Using child themes to customize your site

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When you purchase one of my themes I provide an installation guide and an additional, separate child theme you can download an install. Ever wondered what this child theme is? In this post, I’ll outline why you should use the child theme and how to make use of it.

What’s a child theme?

A child theme is a theme that inherits all of the code of its “parent” theme. It allows you to add custom styles, overwrite templates and change your site design without touching the parent theme’s code.

Using the child theme provides the following benefits:

  • If you ever contact me for support and need a minor change to the theme, it’s much easier for me to help you out if you’re using a child theme.
  • You can overwrite small pieces of the theme, like adding content to the homepage, without having to wade through all of the parent theme’s files.
  • Making your customizations in a child theme makes it easy to keep track of what you’ve changed. When an update to the parent theme is available, you won’t lose any of the changes you’ve made in a child theme.

Take a look at the Codex for a more technical explanation.

This tutorial is aimed at developers who can write a little bit of HTML and CSS code, and who are familiar with WordPress template files. If you’re an end-user, you may not gain much from the rest of this post.

How does it work?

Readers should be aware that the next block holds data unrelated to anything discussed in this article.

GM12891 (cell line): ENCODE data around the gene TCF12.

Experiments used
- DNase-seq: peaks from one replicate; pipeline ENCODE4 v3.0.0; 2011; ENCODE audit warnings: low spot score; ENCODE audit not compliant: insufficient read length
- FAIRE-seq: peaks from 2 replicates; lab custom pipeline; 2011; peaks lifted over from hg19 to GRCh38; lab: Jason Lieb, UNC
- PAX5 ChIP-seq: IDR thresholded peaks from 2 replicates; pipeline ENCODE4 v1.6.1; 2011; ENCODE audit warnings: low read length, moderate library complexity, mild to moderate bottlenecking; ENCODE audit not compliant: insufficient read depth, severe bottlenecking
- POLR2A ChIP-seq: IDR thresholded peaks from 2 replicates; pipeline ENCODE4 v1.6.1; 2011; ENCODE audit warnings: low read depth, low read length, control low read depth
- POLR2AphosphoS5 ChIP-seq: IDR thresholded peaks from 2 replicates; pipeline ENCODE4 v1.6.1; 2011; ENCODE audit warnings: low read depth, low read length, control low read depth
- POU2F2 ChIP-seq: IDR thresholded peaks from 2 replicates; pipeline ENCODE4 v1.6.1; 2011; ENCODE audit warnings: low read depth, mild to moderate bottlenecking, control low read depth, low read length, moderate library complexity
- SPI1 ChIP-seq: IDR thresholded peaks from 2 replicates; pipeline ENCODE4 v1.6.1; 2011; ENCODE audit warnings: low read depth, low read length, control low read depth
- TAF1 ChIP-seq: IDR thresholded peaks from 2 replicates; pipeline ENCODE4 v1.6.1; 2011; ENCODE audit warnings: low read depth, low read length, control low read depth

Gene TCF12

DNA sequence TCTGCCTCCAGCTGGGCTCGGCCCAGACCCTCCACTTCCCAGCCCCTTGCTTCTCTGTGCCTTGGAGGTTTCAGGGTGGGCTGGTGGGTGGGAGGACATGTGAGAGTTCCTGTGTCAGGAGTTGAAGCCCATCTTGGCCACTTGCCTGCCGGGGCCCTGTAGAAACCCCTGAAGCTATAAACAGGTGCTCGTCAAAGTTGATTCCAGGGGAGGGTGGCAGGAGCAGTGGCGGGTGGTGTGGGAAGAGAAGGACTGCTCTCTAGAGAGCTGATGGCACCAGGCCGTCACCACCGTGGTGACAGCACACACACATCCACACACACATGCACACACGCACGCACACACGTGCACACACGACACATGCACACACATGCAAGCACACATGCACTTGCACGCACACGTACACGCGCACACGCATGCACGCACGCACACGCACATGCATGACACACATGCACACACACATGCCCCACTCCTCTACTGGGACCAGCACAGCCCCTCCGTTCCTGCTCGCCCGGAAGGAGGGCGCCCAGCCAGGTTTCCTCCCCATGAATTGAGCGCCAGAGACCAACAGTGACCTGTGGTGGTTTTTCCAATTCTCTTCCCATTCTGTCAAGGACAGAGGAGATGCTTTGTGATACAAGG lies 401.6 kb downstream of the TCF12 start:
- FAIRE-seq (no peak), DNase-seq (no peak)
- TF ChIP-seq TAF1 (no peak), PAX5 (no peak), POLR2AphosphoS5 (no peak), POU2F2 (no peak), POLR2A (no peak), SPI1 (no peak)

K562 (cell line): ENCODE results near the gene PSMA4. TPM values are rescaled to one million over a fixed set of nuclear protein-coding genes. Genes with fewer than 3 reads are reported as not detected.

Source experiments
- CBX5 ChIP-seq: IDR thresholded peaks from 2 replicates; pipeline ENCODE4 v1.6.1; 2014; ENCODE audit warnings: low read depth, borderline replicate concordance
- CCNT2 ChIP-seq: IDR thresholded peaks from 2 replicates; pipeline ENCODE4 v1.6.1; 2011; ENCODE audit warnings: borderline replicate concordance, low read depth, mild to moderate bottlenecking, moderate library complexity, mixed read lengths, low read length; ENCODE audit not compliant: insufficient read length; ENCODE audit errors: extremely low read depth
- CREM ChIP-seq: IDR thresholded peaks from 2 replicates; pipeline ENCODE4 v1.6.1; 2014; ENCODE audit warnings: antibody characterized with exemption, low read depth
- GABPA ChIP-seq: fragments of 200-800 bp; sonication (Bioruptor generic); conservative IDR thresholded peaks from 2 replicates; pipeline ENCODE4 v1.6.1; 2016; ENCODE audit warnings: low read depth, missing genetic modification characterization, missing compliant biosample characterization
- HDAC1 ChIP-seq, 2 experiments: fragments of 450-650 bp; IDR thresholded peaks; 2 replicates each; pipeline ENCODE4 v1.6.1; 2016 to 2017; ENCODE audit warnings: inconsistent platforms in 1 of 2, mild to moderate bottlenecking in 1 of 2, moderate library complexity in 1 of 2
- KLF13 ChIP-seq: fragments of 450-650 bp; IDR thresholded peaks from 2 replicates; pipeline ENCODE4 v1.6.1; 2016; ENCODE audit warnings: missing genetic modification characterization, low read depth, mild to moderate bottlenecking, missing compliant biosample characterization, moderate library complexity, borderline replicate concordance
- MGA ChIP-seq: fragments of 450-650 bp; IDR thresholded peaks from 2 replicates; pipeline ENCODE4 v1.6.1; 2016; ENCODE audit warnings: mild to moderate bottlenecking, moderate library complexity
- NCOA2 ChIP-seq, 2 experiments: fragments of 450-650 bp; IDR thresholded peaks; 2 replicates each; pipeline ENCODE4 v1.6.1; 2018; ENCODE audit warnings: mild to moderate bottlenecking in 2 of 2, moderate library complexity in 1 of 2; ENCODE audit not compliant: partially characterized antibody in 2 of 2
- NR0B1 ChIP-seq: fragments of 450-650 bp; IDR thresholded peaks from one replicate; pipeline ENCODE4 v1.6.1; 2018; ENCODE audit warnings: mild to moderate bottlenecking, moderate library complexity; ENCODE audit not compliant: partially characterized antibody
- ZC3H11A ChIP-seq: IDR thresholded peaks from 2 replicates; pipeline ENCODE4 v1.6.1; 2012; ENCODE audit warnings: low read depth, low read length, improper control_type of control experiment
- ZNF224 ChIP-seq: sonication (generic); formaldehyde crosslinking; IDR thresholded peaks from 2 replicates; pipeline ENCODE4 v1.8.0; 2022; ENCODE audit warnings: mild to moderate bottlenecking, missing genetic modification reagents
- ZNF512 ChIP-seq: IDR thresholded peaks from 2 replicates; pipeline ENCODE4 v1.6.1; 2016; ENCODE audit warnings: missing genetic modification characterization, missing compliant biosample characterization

Let’s take a look at the child theme that comes with The Spot. Once you unzip the child theme, you’ll see only two files in thespot-child theme directory.

child-theme-files

One of them is just the screenshot you see in the theme browser. The other is a style.css file that’s mostly empty:

/*
 * Theme Name:  The Spot Child Theme
 * Theme URI:   https://themeofthecrop.com
 * Description: A child theme for The Spot WordPress theme. Use this theme to make customizations.
 * Version:     1.0
 * Author:      Theme of the Crop
 * Author URI:  https://themeofthecrop.com
 * Template:	thespot
 * Tags:        one-column,two-columns,right-sidebar,responsive-layout,accessibility-ready,custom-colors,custom-header,custom-menu,featured-images,full-width-template,microformats,sticky-post,theme-options,threaded-comments,translation-ready
 * Text Domain: thespot-child
 * License:     GNU General Public License v2.0 or later
 * License URI: http://www.gnu.org/licenses/gpl-2.0.html
 */

/* =Theme customization starts here
-------------------------------------------------------------- */

There’s only one line in there that you need to notice:

 * Template:	thespot

This tells WordPress that this theme is a child of thespot theme. When you have this child theme activated, WordPress will first look inside your child theme. If it doesn’t find a template file there, it will automatically load one from the parent theme.

Since we have an empty child theme, WordPress will always load all of the templates from the parent theme.

Let’s change that.

Overriding template files

The Spot comes with a very direct, focused call to action on the homepage. There’s a short phrase followed by a single link target to funnel users to your most valuable conversion — such as booking a table or viewing the menu.

thespot-cta

Keeping your calls to action focused and clear is important. But maybe your client also caters events and that business stream is just as valuable as their restaurant service. Now you’ve received a request to have two buttons on the homepage.

If you’re a web developer or digital marketer, you probably get these requests all the time from clients. You’ve set up the site they requested and it’s just right — except for one minor change you can’t make through the theme options. Child themes are very valuable in these situations.